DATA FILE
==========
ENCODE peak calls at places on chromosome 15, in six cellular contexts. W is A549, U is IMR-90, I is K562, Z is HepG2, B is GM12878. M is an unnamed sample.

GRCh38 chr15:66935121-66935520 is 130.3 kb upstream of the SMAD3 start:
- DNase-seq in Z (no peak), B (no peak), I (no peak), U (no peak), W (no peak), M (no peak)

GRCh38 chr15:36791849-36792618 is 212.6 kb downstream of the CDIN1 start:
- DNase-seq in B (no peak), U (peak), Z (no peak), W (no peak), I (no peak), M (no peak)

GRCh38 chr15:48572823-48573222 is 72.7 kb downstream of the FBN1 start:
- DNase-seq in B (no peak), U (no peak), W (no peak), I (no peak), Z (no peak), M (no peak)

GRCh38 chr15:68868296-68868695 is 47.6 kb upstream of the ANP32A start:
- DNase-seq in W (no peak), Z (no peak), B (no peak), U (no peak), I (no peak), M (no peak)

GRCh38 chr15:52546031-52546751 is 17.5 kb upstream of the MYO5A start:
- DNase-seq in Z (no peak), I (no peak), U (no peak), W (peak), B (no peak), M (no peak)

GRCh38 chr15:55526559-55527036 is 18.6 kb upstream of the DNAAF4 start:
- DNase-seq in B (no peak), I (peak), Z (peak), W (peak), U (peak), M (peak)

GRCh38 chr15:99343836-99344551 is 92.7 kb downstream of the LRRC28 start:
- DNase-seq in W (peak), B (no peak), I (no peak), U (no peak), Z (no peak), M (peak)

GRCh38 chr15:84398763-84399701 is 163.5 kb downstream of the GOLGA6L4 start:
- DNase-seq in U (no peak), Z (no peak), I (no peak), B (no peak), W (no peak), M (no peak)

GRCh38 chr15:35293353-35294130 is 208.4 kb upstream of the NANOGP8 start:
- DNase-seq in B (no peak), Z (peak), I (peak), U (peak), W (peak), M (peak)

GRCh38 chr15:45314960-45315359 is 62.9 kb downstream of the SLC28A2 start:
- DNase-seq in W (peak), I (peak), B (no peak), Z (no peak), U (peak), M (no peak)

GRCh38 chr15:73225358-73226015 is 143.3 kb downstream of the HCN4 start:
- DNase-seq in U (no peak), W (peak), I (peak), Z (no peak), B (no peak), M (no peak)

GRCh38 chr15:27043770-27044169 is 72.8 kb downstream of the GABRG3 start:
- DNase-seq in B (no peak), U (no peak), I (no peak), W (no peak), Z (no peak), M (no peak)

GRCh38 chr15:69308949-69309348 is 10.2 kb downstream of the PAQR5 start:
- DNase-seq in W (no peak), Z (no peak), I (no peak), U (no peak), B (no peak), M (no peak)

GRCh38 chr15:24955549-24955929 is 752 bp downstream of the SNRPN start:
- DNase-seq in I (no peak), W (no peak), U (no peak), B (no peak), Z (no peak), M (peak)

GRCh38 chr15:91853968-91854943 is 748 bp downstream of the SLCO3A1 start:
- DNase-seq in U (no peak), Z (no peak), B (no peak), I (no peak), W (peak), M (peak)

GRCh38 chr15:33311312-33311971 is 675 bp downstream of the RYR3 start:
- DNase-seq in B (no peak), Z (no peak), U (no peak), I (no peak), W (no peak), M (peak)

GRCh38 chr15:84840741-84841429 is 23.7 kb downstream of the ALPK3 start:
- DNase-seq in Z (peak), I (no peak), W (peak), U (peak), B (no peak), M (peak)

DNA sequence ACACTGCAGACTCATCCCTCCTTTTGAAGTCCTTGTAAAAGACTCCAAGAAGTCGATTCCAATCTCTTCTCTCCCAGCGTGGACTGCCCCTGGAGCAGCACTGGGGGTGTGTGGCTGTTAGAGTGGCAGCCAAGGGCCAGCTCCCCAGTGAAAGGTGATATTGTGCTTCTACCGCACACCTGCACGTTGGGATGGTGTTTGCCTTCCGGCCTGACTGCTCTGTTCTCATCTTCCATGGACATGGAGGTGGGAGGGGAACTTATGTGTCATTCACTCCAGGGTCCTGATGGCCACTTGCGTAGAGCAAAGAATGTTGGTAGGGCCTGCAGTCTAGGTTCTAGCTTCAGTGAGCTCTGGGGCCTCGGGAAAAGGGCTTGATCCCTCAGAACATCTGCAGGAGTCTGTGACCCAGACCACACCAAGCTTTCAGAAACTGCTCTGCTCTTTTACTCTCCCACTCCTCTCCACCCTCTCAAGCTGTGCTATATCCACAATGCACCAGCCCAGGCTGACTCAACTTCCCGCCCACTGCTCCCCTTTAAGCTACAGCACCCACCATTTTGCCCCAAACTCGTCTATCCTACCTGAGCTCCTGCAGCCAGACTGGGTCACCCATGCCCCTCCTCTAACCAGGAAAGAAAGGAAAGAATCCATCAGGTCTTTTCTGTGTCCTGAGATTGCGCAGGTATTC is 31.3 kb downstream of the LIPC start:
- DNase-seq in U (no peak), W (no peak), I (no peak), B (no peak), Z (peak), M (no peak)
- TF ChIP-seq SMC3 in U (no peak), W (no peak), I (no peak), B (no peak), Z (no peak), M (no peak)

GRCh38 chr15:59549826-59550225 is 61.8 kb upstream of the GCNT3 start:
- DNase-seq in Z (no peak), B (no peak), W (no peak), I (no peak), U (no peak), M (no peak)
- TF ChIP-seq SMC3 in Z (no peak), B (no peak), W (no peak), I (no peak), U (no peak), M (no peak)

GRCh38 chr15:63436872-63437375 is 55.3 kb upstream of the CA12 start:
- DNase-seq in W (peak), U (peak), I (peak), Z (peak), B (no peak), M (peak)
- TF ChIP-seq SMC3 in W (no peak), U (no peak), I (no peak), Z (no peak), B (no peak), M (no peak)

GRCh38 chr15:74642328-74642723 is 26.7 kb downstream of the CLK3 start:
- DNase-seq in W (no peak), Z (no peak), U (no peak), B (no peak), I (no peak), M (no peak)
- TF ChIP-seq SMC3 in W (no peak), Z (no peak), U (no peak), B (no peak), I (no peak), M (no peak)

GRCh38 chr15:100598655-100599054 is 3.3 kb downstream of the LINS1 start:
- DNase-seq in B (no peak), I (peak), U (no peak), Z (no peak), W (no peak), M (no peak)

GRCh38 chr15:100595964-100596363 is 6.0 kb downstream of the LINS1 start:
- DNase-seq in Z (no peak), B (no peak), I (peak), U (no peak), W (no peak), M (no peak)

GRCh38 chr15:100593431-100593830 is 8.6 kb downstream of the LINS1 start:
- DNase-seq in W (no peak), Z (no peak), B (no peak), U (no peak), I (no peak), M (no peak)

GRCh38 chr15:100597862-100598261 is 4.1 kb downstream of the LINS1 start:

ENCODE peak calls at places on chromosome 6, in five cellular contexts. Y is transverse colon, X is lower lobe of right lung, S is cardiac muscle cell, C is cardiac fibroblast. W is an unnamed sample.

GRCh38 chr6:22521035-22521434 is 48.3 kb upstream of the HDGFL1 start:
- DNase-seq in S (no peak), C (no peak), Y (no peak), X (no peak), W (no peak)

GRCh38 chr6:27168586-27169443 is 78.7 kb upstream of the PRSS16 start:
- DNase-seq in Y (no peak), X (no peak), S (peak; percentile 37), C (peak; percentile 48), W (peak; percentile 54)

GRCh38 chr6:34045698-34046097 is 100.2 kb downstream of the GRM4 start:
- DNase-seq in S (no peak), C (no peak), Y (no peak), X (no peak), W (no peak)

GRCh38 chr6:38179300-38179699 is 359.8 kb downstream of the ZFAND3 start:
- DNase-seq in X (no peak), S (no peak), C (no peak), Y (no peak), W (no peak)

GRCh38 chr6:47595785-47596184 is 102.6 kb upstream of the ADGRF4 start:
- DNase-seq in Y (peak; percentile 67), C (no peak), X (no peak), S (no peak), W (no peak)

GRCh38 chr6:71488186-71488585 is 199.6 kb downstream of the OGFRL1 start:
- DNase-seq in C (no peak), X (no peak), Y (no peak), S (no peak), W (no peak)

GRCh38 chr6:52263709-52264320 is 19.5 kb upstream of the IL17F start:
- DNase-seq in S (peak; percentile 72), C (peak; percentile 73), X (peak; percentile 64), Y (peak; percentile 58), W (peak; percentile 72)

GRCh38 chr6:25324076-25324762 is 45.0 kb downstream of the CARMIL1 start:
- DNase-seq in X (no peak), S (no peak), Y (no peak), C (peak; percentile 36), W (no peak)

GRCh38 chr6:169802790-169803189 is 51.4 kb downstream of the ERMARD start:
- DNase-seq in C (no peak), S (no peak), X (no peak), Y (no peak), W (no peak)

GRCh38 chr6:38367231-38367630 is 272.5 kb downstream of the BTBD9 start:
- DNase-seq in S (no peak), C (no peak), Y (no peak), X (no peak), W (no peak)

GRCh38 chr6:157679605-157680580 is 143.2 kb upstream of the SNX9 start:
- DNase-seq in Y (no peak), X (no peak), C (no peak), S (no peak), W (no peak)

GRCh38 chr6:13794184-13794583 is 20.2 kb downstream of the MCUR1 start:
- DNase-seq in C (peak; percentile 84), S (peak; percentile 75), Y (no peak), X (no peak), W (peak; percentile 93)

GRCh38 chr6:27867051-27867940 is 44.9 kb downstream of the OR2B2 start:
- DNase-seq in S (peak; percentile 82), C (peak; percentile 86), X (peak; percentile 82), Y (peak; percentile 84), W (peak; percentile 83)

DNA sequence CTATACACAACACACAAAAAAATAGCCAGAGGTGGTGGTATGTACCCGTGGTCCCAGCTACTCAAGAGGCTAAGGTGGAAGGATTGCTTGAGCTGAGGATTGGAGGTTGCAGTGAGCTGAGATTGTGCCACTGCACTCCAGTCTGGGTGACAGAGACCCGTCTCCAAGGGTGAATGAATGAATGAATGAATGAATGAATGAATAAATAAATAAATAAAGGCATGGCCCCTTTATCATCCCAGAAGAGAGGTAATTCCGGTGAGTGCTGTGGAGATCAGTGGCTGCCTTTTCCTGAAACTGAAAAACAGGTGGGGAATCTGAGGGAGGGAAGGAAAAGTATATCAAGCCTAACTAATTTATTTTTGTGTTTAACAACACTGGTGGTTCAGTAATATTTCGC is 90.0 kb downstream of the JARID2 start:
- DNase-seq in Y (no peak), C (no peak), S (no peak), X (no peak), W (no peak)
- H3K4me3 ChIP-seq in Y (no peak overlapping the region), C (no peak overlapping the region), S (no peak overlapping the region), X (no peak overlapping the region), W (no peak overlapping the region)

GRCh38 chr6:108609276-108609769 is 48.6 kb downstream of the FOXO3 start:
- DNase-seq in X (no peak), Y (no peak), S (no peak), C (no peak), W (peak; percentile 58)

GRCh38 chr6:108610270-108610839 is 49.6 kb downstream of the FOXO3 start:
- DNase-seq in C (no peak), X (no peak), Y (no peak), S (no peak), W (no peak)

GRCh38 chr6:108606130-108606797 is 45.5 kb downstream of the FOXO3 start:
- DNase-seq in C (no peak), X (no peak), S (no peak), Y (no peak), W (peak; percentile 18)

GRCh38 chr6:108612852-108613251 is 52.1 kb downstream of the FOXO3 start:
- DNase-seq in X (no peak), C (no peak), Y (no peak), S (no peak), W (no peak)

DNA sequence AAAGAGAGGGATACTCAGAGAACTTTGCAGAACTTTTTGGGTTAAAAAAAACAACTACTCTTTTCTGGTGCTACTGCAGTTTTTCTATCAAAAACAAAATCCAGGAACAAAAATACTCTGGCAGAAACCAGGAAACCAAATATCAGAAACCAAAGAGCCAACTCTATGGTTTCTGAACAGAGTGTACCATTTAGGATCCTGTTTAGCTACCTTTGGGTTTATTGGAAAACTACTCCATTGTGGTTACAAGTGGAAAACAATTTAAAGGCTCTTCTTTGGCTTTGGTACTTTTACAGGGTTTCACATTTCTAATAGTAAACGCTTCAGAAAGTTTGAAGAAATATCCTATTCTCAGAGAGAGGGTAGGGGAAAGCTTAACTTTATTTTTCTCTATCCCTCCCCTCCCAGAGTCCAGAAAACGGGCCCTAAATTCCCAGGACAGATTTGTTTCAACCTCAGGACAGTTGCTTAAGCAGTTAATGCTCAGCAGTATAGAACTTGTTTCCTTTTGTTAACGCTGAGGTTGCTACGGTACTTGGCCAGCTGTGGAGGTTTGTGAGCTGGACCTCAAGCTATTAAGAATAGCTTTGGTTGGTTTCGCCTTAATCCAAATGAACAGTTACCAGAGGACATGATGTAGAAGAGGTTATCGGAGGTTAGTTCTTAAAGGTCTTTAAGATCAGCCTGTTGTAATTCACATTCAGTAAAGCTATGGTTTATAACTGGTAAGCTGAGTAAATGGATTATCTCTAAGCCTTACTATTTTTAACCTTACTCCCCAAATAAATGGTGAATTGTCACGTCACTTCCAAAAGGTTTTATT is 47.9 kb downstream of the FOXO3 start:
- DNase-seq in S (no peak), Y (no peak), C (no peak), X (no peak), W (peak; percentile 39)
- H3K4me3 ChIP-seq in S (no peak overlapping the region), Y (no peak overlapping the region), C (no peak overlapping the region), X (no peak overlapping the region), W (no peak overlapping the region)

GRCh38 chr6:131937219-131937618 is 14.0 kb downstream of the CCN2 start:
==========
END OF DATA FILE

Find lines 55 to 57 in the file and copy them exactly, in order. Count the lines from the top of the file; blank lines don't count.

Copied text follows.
ENCODE peak calls at places on chromosome 6, in five cellular contexts. Y is transverse colon, X is lower lobe of right lung, S is cardiac muscle cell, C is cardiac fibroblast. W is an unnamed sample.

GRCh38 chr6:22521035-22521434 is 48.3 kb upstream of the HDGFL1 start:
- DNase-seq in S (no peak), C (no peak), Y (no peak), X (no peak), W (no peak)